President David Granger on Sunday hinted that a state of emergency would have to declared to pave the way for the reconvening of a Parliament and the approval of funds for government spending, if the Guyana Elections Commission (GECOM) scraps the March 2, 2020 general and elections.
“It is possible…I know it has been done before. It is not an option that I would embark on without receiving agreement of all the parties concerned. I don’t think it should be undertaken lightly or arbitrarily,” he told reporters at State House.
He recalled that the Parliament had been recalled in 1990. That was when then President Desmond Hoyte had dissolved Parliament to hold general elections, but later reconstituted it to allow for electoral reforms, including house-to-house registration, and elections were called in 1992.
Faced with a “massive shortfall” in revenues and a “massive increase” in expenditure, Granger said there was a huge gap that he hoped would be partly closed by the convening of Parliament after the elections cycle concludes. “Right now, we are not running on empty but we are running with very low funds,” Granger said.
The President said the reconvening of Parliament would require “some form of agreement” or legal mechanism. In 1990, the elections had not yet been held unlike now. Granger conceded that Guyana would face “uncharted territory” in finding a way for Parliament to approve funds if GECOM annuls the elections.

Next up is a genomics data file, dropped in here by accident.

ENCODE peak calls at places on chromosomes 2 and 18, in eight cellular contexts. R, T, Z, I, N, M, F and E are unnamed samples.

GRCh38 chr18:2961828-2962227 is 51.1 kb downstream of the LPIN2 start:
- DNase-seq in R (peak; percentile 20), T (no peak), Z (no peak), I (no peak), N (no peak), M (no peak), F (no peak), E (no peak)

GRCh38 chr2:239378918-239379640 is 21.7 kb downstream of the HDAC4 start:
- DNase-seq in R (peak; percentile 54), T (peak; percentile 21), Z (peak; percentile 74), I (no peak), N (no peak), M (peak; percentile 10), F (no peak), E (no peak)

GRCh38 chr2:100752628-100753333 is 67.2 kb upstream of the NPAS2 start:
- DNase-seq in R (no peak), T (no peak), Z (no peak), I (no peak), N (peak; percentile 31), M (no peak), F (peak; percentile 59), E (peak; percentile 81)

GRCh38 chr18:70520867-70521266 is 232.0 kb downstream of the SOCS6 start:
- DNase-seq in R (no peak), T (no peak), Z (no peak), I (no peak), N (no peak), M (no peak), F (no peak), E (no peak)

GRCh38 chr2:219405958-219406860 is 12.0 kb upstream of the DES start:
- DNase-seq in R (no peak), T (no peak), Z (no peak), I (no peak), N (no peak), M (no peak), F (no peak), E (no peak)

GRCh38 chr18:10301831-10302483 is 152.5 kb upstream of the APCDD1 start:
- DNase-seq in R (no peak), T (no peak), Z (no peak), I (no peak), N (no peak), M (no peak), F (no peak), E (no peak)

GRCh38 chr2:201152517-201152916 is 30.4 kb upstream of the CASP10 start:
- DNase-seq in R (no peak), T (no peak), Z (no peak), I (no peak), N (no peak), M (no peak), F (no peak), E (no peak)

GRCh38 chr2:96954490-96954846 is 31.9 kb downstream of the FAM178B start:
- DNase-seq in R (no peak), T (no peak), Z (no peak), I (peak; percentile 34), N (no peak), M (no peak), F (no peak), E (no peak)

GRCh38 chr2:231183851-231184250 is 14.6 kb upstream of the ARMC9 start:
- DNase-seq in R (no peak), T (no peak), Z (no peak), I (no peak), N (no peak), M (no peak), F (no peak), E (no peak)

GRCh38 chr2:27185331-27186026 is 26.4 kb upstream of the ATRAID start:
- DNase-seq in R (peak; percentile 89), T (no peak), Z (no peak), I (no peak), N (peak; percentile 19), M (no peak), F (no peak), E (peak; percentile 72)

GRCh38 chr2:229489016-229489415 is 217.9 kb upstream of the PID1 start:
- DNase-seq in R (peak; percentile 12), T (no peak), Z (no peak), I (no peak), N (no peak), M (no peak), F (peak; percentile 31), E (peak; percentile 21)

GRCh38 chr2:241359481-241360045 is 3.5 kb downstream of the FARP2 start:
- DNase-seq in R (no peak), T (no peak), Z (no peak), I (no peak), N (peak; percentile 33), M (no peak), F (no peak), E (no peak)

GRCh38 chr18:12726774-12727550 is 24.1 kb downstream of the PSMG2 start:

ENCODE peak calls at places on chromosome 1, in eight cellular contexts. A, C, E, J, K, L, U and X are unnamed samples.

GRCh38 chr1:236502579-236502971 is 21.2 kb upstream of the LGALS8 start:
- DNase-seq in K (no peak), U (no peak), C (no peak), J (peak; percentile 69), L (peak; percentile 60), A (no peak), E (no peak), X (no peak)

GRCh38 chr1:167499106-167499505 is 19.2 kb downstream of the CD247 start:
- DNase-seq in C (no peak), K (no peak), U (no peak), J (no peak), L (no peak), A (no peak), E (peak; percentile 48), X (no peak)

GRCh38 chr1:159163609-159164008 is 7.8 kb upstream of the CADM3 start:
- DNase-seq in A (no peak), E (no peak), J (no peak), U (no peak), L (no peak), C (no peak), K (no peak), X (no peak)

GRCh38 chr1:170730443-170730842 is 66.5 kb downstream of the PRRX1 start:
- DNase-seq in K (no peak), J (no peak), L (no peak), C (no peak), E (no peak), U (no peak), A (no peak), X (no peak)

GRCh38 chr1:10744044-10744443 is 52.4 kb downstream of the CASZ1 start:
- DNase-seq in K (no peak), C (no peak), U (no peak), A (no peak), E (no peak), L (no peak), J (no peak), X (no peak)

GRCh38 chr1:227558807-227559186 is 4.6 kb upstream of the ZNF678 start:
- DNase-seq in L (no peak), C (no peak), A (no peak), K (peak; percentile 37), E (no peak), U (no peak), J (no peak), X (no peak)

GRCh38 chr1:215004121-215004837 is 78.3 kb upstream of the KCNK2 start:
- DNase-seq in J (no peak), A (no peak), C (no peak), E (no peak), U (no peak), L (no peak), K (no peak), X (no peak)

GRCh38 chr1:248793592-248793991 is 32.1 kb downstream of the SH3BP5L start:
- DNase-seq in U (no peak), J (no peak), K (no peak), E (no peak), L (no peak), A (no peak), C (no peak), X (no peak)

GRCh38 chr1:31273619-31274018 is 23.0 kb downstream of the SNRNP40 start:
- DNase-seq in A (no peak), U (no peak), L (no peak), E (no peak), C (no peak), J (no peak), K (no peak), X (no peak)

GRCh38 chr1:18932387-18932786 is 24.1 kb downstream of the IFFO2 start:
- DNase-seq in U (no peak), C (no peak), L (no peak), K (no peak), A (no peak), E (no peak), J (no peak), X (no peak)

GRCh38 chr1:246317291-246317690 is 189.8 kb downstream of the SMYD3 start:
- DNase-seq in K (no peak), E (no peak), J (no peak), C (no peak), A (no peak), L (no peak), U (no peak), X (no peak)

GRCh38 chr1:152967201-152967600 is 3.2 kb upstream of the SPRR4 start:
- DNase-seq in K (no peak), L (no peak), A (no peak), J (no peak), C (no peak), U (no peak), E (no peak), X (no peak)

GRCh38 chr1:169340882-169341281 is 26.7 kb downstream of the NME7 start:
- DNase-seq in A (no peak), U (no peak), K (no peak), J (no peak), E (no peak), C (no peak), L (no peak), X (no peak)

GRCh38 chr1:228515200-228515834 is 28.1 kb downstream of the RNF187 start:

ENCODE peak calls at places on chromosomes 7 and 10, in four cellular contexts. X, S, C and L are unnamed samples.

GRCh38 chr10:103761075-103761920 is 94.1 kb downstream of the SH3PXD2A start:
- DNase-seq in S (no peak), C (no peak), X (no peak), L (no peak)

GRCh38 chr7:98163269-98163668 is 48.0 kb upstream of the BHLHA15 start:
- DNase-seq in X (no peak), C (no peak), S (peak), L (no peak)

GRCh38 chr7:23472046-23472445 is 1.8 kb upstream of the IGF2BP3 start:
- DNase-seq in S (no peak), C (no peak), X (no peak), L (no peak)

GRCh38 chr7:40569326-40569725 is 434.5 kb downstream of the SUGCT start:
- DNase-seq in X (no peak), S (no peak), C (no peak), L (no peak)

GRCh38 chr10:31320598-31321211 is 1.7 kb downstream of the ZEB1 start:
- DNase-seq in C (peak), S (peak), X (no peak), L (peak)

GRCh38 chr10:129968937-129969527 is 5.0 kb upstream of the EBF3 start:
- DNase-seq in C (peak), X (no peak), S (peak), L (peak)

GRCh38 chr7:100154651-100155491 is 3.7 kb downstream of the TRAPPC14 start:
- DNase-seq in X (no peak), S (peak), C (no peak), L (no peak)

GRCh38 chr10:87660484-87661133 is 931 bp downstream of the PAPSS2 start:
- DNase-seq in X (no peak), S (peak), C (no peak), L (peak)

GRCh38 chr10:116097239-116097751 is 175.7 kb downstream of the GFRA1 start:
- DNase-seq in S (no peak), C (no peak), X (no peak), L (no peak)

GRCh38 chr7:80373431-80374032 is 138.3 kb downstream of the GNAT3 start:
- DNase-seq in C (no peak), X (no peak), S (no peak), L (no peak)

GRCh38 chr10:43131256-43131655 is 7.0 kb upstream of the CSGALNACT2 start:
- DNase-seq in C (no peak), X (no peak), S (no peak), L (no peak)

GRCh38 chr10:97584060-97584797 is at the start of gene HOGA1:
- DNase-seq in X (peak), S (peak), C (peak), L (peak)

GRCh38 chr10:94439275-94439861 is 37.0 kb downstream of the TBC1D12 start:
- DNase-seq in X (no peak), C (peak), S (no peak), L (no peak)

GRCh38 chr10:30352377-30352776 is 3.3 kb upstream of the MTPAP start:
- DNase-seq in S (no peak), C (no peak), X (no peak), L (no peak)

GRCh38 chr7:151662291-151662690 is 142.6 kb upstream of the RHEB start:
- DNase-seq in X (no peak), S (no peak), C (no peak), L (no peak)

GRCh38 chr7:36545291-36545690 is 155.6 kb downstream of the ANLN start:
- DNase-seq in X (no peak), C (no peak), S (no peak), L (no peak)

Granger appeared to stress repeatedly that the GECOM Chairman would say that alleged fraud and other irregularities were so severe that she would be unable to deliver a result from a credible election. “I think they can very well say that- that we cannot make declaration because the information indicates that the process has been badly flawed,” he said.
Asked where would that leave Guyana, the President said that would be a matter for the Commission or the Courts because “we would be in a legal no-man’s land” as the country has never had a situation where there has been no declaration. “I do feel that in this case it is not impossible that the Election Commission will say that based on the evidence that was presented, we cannot declare because the information indicates that there has been widespread fraud or that the process is flawed,” he said.
Granger repeatedly cited a bloated list as the primary route for so many irregularities.
Chief Elections Officer, Keith Lowenfield told GECOM Chairman Claudette Singh in a report that based on impersonation and other regularities, only 185,302 votes are not tarnished and of that the People’s Progressive Party (PPP) would get 56,627 votes and A Partnership for National Unity+Alliance For Change (APNU+AFC) will get 125,010.
Of the 460,352 valid votes cast, the incumbent A Partnership for National Unity+Alliance For Change (APNU+AFC) has won 217,920 and the People’s Progressive Party 233,336. The three ‘joinder’ parties- A New and United Guyana (ANUG), Liberty and Justice Party (LJP) and The New Movement (TNM) got a total of 5,214 votes